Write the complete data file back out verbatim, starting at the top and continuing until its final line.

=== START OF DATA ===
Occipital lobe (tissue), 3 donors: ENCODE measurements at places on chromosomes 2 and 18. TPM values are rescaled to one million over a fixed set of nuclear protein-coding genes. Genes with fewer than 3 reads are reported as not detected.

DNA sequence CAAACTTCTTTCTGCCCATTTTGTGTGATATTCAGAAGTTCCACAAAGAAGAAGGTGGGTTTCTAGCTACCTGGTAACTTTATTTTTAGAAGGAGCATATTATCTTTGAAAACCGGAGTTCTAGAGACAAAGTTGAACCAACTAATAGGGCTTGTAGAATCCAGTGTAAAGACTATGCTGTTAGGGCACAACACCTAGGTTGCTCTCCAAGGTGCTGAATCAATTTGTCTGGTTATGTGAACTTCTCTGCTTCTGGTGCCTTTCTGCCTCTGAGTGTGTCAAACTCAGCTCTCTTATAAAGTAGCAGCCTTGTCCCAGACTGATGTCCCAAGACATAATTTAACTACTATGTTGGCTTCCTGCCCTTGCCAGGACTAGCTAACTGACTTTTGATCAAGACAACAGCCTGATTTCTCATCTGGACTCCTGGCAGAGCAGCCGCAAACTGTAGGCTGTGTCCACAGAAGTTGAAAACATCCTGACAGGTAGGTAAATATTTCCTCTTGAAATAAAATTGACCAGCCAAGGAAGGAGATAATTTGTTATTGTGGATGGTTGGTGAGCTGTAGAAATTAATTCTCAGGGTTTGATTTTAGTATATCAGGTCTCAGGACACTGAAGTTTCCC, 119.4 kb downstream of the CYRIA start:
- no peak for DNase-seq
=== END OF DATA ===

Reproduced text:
Occipital lobe (tissue), 3 donors: ENCODE measurements at places on chromosomes 2 and 18. TPM values are rescaled to one million over a fixed set of nuclear protein-coding genes. Genes with fewer than 3 reads are reported as not detected.

DNA sequence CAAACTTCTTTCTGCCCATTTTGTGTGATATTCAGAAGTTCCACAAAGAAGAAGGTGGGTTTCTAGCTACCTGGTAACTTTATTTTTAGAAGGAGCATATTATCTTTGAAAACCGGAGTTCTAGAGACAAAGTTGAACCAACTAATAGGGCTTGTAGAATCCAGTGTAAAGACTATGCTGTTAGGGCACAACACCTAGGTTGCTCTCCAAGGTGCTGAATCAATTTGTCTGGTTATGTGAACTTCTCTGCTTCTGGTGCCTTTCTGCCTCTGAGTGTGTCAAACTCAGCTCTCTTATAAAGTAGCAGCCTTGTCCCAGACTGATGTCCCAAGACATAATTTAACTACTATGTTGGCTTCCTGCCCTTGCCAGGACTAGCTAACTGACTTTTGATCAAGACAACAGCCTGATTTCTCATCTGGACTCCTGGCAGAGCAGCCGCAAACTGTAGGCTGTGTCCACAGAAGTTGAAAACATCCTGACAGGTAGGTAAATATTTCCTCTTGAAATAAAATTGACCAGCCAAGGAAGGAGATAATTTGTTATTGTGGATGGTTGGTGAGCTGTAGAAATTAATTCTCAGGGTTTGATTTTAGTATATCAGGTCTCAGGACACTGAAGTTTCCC, 119.4 kb downstream of the CYRIA start:
- no peak for DNase-seq